Researchers of the Institute for Biomedical Sciences at Georgia State University have found that a nanoparticles-based intranasal influenza vaccine enhances strong immune response, offering robust protection against different strains of the flu virus, according to Science Daily.

The vaccine, administered through the nose, contributed to multifaceted immune responses, resulting in strong, long-lasting cross protection against flu in mice.

The vaccine contains PEI-HA/CpG nanoparticles. PEI (polyethyleneimine) is a robust and versatile delivery system that can simultaneously carry antigens, like HA (hemagglutinin), inducing an immune response in the body. And adjuvants like (CpG) enhance the body’s immune response to an antigen for optimal immune enhancement.

Intranasal vaccination is one of the ideal approaches for infectious respiratory diseases. It can improve local mucosal immune responses by preventing influenza infection at the portal of virus entry, per Science Daily.

Protein antigens administered intranasally are usually less able to induce an immune response, so adjuvants are needed to increase the efficacy of intranasal vaccines. For instance, CpG has the ability to enhance and manipulate immune responses, improving the potency of protection.

The study’s corresponding author Dr. Baozhong Wang said, “The PEI-HA/CpG nanoparticles show good potential as a cross-protective influenza vaccine candidate. The combination of PEI and CpG in the PEI-HA/CpG nanoparticle group contributed to the multifaceted immune responses, leading to vigorous cross protection. The incorporation of CpG and antigens into the same nanoparticle enhanced cellular immune responses.”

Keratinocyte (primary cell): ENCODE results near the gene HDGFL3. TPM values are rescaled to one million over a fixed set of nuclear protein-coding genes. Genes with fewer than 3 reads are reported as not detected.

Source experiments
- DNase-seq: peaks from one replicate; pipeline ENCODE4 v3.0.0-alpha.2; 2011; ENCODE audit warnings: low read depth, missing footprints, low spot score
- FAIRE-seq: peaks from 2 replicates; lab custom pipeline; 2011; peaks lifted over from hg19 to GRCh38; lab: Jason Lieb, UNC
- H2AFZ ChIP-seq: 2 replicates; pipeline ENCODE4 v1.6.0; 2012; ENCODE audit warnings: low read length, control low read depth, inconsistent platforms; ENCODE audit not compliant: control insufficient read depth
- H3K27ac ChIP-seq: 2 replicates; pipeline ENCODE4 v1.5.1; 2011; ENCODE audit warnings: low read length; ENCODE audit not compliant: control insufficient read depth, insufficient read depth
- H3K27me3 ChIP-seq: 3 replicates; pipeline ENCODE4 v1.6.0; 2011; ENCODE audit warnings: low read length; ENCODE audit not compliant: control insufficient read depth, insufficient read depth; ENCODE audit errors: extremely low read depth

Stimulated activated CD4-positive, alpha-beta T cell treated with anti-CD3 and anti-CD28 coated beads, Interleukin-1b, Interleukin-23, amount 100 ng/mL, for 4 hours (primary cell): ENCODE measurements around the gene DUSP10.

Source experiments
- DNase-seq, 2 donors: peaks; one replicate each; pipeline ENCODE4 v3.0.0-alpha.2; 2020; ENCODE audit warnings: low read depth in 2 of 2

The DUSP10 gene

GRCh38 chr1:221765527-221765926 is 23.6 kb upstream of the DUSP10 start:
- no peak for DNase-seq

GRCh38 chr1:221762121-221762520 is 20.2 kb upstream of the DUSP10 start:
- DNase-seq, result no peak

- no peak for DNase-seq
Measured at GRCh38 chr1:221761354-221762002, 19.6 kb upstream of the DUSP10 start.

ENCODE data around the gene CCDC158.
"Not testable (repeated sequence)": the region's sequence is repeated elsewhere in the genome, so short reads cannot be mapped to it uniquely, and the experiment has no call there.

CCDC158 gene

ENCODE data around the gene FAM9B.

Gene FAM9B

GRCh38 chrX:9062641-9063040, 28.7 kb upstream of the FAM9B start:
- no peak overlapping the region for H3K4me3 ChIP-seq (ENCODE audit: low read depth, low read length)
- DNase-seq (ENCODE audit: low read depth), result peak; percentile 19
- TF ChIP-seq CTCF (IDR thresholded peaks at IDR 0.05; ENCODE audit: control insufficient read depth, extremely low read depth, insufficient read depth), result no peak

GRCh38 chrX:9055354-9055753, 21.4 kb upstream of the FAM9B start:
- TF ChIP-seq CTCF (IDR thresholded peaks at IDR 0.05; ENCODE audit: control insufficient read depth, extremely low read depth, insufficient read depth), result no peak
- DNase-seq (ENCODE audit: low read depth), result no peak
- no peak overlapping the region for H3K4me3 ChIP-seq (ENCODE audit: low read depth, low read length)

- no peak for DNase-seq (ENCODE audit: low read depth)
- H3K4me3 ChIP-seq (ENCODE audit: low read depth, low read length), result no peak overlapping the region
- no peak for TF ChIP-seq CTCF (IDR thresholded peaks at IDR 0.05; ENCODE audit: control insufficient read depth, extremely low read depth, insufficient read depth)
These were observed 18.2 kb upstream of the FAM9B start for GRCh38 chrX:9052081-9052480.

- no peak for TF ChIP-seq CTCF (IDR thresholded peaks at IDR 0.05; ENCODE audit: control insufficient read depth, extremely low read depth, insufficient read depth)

“Our results revealed that the nanoparticles significantly enhanced HA immunogenicity, or the ability to provoke an immune response, providing cross protection against different influenza virus strains,” he added. “The conserved HA stalk region induced substantial antibodies in the nanoparticle immunization groups.”

The study’s first author Dr. Chunhong Dong said, “Nanoparticle platforms have shown intriguing characteristics and great potentials in the development of next-generation cross-protective influenza vaccines. However, challenges exist to the successful research and development of nanoparticle vaccines.”

“Though no apparent adverse effects were observed in the study,” she added, “a more comprehensive safety evaluation of the nanoparticle adjuvant system is needed before clinical trials.” The study, funded by the National Institute of Allergy and Infectious Diseases (NIAID) of the National Institutes of Health (NIH), was published in the journal ACS Applied Materials & Interfaces.